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A Taste For Violence
There had never been a story like it before. 

In 1986, a 23 year-old recent UCLA graduate named Shane Black finished writing a draft of his first screenplay. Within a week, producer Joel Silver optioned it, and together with director Richard Donner they ushered in a new era of filmmaking with Lethal Weapon, a character-driven hybrid of comedy and the adrenaline-fueled action genre emerging under the auspices of Silver, producer of the seminal action films Commando and Predator. 

Starring Mel Gibson and Danny Glover as mismatched cops battling a drug-smuggling ring, Lethal Weapon established Black's his flair for creating characters as explosive as his frenetic action sequences and dialogue to match. Its blockbuster success spawned three Lethal Weapon sequels, influenced a generation of filmmakers and set the bar for countless imitations.

A new genre was born: the buddy/action movie. 

"Shane has a unique voice that comes through in everything he writes,” says Silver, who helped to reinvent action filmmking in 1988 with Die Hard and again in 1999 as the producer of The Matrix. "Whether he's honoring the conventions of the genre or deliberately defying them, he always brands his films with original characters, innovative action and memorable dialogue. His writing style is as entertaining as the movies that wind up on the screen.”

"The films that interest me tend to be those that combine two elements in a way that we haven't seen before,” says Black, whose Lethal Weapon screenplay paired a a veteran detective with a suicidal younger cop whose unorthodox behavior sets off a surprising mix of comedy and suspense.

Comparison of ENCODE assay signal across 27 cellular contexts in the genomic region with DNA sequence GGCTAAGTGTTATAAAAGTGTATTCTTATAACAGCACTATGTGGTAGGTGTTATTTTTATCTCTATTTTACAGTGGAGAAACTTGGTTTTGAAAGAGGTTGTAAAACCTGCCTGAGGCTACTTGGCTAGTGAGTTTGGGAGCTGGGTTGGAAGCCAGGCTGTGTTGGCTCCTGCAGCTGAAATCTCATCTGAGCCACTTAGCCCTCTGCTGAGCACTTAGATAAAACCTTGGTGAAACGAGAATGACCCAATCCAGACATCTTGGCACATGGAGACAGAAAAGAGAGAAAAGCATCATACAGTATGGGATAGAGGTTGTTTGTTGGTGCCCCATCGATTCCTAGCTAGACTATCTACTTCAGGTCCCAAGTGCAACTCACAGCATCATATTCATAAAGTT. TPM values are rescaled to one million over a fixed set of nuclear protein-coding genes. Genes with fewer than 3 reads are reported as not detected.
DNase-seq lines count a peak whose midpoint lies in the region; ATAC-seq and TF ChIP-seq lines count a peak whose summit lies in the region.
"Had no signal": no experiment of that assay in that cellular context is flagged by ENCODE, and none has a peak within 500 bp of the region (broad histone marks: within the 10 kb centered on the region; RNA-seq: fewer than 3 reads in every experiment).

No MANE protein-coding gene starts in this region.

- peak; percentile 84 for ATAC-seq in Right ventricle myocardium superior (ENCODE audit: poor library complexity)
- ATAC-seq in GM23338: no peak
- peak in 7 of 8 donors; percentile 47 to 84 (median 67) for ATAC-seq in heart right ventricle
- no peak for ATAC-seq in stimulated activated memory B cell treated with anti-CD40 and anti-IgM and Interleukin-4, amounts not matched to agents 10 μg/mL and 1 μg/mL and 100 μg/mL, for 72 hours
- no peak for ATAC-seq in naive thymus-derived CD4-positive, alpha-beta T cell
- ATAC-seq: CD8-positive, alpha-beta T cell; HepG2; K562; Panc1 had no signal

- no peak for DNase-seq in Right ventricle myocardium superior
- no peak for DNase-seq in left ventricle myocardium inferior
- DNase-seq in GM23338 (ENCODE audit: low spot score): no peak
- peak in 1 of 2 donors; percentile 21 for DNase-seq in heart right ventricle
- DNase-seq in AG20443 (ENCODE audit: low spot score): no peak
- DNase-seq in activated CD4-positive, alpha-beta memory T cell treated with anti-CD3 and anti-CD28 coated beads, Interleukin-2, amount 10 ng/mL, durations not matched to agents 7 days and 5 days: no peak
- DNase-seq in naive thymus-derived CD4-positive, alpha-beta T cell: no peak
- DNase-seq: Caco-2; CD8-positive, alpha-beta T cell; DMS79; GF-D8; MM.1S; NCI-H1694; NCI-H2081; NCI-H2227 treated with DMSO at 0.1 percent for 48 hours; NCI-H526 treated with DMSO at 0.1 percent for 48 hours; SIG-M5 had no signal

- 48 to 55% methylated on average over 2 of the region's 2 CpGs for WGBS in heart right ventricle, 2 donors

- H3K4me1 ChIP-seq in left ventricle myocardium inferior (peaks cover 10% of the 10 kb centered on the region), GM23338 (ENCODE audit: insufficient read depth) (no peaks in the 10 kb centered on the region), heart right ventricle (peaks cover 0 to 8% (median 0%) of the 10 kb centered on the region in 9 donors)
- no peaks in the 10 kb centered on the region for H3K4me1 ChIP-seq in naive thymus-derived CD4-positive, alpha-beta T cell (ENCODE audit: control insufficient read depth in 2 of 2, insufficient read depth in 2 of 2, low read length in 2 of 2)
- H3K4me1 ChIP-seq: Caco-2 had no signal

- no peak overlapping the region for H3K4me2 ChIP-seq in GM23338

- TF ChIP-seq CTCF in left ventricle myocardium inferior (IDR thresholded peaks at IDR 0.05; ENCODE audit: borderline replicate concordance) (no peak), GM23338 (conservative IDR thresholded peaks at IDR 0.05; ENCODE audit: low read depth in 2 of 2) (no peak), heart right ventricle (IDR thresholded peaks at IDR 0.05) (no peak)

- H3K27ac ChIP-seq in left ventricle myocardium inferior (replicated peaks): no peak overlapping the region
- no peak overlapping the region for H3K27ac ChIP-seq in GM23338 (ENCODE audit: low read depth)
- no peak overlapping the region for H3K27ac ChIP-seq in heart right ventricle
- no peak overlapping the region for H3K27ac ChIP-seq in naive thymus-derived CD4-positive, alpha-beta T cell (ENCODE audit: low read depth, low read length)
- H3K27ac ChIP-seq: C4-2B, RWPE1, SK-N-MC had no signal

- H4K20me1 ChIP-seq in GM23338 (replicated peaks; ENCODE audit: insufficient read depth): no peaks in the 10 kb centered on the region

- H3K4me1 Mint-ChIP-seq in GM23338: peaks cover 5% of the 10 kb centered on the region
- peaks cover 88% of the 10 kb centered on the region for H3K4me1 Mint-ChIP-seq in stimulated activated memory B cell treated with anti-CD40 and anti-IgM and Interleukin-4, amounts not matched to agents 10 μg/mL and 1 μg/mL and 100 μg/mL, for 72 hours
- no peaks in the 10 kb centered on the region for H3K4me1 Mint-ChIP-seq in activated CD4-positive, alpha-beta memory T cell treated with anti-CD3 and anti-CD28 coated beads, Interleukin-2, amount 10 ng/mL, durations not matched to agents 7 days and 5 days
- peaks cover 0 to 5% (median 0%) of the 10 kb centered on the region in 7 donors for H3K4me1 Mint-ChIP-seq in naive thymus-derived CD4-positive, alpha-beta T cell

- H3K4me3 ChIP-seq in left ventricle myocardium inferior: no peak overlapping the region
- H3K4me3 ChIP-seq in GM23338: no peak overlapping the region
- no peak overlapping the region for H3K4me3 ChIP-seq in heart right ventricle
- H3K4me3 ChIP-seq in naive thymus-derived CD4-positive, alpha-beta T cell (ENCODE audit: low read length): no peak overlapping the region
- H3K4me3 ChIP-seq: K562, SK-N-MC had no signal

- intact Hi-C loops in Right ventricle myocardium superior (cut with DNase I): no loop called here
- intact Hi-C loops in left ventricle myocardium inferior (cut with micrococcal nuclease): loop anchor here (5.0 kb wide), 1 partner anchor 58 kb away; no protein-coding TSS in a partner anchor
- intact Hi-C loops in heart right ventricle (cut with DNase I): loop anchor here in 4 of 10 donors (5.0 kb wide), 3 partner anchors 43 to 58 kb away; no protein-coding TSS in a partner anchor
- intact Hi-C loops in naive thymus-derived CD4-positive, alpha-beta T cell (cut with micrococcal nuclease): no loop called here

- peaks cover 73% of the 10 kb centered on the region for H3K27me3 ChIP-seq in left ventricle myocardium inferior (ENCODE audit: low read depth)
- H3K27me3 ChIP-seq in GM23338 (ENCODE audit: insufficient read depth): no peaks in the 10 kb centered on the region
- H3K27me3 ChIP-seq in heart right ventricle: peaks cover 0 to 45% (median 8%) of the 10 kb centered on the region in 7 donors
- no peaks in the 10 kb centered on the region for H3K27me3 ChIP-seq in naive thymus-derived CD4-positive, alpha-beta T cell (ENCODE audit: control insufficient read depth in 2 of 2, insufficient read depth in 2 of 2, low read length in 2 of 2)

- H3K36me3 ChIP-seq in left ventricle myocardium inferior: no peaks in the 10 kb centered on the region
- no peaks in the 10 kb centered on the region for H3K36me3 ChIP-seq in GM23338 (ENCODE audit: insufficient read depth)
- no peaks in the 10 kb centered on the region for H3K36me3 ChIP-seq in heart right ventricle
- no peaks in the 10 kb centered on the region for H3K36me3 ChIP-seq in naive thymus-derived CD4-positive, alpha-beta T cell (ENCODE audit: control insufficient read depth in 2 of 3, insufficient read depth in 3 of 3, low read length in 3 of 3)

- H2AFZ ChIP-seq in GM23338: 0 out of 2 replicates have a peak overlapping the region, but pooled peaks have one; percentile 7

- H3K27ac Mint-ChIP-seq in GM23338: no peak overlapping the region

Black first visited the detective myth in Silver's 1991 production The Last Boy Scout, a buddy/action picture starring Bruce Willis as a down-and-out private eye looking for redemption when he teams up with a disgraced ex-quarterback, played by Damon Wayans, to investigate corruption in the high-stakes world of professional football. His forceful 1996 script, The Long Kiss Goodnight, features a fourth-rate P.I. played by Samuel L. Jackson who discovers that Geena Davis' amnesiac schoolteacher is actually a deadly secret agent working to overthrow the government. 

Black's drive to explore the action/crime milieu was greatly influenced by his boyhood obsession with detective novels – cheap paperbacks populated with hard boiled private eyes and dames in distress; risque stories where two seemingly unrelated cases intersect in a confluence of scandal and murder, and bittersweet justice always prevails. 

"I read The Hardy Boys and The Three Investigators, the suspense fiction intended for kids, but my childhood heroes tended to be in the adult section of the library,” Black says. "I loved detective stories, and I devoured them. I've literally read hundreds of them. I wasn't allowed to read them when I was a kid because they were racy, so I would sneak them. I'd save my lunch money – I wouldn't eat for three days so I could buy the new Mike Shayne book, or the new Shell Scott, or Chester Drum. The racy scenes were great but I loved the mystery. There was a real kind of masculine, rough-hewn rhythm to those caper novels, and I acquired an even deeper sense of them that was emotional and powerful. If I hadn't read those stories, I wouldn't be writing movies. 

"My fascination with the myth of the private eye and my obsession with those pulp novels needed an outlet when I became an adult,” he elaborates. "To some extent I explored it in Lethal Weapon and The Last Boy Scout. But I'd never attempted a private eye piece that summed up all the different things I felt about those books and always wanted to try. Kiss Kiss, Bang Bang specifically pays homage to the detective stories I read when I was a kid.”

The setting for Black's Kiss Kiss, Bang Bang is a tarnished promised land

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